In the 19th century, California began experimenting with regulating the prices of vital services and commodities. Nearly 150 years later, Californians still don’t know if it’s working as we debate whether to expand the practice.
Years of bitter conflict between Central Valley farmers and the monopolistic Southern Pacific Railroad over freight rates led to creation of a railroad commissioner’s office in 1878. It later became a commission and in 1945 morphed into the California Public Utilities Commission with broad authority to set rates for transportation services, electric power, natural gas and water supplied by privately owned utilities.
The CPUC, whose members are appointed by the governor, has become a vast bureaucracy that oversees tens of billions of dollars in service charges affecting the budgets of virtually every California household and businesses large and small.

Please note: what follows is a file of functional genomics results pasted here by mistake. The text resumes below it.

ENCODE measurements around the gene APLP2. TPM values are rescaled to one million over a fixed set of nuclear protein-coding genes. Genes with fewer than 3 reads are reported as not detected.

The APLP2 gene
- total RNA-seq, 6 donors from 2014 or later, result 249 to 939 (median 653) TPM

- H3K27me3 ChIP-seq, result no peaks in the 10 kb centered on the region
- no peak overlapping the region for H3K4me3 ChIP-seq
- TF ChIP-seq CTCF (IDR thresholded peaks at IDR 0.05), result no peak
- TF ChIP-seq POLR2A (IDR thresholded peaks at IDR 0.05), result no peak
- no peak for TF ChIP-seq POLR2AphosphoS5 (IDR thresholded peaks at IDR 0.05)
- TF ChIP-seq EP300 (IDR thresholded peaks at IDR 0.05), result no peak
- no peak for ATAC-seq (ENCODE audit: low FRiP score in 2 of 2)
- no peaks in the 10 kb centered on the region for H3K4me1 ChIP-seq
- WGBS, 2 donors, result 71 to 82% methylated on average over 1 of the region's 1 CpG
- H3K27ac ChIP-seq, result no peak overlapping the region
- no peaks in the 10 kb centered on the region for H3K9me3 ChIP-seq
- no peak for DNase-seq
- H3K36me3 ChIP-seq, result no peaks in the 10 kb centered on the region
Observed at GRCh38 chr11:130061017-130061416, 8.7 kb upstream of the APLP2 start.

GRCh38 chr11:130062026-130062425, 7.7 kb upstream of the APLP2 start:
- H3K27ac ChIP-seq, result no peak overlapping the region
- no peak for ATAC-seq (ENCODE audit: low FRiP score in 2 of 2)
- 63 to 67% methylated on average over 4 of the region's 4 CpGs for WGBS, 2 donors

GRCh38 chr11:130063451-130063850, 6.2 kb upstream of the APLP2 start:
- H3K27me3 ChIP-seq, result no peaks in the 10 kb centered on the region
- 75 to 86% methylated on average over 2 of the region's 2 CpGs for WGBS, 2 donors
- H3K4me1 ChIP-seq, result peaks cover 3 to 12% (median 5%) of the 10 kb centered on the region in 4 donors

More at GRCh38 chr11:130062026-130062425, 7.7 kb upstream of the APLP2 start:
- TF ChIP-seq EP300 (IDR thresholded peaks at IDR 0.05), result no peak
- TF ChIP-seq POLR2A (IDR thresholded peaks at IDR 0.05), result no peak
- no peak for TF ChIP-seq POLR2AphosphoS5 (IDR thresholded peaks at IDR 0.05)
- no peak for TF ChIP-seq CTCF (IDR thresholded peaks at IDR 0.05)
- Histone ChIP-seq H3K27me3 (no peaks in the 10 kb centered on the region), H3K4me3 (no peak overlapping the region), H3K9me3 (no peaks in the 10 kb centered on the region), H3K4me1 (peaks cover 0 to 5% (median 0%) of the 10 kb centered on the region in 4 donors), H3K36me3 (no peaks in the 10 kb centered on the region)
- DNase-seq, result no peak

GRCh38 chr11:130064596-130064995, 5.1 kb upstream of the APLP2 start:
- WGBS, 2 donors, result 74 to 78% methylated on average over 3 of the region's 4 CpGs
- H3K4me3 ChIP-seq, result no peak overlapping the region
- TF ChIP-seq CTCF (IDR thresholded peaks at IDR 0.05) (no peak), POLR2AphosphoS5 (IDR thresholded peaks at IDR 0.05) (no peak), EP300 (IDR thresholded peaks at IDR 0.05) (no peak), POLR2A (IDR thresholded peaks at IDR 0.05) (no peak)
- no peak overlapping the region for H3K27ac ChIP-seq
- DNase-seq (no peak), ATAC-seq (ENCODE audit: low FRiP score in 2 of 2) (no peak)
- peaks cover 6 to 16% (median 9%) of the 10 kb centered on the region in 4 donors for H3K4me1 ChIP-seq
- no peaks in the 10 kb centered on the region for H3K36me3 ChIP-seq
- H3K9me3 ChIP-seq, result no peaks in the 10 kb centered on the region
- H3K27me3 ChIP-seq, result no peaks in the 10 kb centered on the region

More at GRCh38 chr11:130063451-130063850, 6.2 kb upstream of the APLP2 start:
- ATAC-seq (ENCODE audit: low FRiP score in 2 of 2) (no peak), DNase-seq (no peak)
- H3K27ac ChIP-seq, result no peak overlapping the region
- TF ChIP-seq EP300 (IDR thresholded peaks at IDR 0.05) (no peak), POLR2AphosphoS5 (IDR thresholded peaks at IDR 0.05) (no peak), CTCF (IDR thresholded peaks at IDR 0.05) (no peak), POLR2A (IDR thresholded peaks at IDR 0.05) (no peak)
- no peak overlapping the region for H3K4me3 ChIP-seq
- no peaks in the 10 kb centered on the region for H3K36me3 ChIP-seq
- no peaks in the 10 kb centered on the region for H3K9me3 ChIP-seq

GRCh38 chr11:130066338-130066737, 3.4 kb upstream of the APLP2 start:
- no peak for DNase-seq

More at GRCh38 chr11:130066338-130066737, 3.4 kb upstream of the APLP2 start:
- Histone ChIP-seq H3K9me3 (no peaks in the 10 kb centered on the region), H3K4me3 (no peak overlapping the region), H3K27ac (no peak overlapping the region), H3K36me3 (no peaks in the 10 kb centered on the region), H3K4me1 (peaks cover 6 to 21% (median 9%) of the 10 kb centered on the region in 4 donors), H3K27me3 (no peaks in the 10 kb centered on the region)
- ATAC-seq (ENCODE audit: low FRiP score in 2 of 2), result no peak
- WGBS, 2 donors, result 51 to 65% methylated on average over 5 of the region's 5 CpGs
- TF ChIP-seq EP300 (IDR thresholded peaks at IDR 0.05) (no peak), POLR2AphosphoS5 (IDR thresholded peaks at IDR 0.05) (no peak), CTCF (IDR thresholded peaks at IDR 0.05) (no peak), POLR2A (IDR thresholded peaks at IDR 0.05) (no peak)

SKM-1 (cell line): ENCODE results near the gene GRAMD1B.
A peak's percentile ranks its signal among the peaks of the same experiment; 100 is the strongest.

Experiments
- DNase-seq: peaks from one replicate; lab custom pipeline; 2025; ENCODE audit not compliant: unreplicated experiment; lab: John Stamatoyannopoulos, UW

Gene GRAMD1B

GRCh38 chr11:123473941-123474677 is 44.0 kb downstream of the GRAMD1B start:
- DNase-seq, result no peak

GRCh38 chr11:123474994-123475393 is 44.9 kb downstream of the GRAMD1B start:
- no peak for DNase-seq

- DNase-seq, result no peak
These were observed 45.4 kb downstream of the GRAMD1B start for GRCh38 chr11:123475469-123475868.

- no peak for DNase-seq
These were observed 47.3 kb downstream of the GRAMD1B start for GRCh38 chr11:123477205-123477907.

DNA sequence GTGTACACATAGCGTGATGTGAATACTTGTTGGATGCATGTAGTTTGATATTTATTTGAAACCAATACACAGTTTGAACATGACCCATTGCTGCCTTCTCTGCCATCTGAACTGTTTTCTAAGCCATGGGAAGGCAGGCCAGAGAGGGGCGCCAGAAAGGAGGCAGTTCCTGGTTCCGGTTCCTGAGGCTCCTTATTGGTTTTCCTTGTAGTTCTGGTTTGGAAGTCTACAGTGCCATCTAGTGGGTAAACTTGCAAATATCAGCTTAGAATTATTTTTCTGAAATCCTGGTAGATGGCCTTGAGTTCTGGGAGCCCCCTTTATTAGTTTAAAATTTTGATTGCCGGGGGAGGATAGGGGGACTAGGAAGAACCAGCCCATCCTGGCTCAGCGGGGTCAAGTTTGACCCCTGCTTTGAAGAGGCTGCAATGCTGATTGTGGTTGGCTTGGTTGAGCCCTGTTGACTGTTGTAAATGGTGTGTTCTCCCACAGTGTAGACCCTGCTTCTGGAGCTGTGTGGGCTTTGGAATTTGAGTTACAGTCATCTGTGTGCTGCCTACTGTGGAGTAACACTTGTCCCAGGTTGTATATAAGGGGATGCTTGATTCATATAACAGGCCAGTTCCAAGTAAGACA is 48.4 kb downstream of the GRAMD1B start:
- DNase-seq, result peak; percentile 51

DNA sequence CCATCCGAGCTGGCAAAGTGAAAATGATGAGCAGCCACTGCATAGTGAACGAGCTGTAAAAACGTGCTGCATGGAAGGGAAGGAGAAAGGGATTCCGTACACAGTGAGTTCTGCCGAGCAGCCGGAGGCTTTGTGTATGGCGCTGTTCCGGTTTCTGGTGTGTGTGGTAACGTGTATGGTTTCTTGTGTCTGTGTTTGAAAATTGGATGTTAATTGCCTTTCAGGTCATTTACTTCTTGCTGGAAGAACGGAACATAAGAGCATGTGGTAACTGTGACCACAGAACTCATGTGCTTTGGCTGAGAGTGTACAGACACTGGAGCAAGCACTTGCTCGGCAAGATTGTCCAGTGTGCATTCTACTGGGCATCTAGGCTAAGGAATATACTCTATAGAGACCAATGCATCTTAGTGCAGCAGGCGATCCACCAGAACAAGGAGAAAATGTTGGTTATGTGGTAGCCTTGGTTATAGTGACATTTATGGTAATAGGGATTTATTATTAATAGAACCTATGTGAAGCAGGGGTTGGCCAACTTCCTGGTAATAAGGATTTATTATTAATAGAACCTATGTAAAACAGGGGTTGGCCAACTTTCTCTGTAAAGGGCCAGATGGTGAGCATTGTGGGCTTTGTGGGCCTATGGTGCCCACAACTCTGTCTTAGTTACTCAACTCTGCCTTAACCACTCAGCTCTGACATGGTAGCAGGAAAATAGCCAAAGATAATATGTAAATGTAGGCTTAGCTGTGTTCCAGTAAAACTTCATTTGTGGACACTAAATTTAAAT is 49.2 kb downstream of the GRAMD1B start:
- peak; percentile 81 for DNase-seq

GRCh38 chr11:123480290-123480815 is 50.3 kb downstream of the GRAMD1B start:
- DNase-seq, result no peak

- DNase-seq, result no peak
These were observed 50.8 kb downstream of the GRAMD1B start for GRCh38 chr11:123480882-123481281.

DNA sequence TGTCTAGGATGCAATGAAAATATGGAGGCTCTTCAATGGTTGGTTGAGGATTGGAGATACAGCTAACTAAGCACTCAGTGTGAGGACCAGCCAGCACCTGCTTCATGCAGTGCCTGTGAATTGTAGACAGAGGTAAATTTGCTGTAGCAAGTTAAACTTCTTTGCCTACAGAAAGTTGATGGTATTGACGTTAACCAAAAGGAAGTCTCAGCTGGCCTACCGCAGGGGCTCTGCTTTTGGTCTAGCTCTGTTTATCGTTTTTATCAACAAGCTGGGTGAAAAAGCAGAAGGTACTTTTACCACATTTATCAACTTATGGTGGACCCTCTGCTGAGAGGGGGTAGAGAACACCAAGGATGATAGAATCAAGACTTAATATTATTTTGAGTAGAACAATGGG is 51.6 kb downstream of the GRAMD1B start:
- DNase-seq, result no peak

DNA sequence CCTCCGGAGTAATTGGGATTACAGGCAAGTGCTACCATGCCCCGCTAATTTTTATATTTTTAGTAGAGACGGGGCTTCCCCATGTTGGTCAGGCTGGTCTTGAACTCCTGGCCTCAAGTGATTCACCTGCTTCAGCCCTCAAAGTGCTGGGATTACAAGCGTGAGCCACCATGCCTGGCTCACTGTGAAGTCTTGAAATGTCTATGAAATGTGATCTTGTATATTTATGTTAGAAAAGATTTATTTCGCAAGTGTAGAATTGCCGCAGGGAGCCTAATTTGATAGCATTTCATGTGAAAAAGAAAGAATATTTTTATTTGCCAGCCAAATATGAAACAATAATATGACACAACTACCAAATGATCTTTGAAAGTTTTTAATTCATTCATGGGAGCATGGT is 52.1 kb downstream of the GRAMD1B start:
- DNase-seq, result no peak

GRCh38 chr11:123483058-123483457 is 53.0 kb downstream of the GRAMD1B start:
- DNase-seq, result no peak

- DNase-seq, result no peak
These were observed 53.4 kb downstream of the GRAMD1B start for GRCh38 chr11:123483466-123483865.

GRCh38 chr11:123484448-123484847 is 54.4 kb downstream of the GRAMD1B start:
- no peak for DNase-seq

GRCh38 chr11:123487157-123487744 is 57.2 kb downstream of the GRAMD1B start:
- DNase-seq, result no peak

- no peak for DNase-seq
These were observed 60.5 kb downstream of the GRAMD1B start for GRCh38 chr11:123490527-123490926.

The immensely complicated applications that utilities file for rate changes involve not only what customers must pay but how the commodities they are selling are generated or acquired. Even marginal changes can have immense financial impacts, which lead to intense technical, legal and political conflicts – and occasional scandals.
About the Author
Dan Walters has been a journalist for nearly 60 years, spending all but a few of those years working for California newspapers. He began his professional career in 1960, at age 16, at the Humboldt Times. CalMatters is a public interest journalism venture committed to explaining how California’s state Capitol works and why it matters. For more columns by Dan Walters, go to calmatters.org/commentary.
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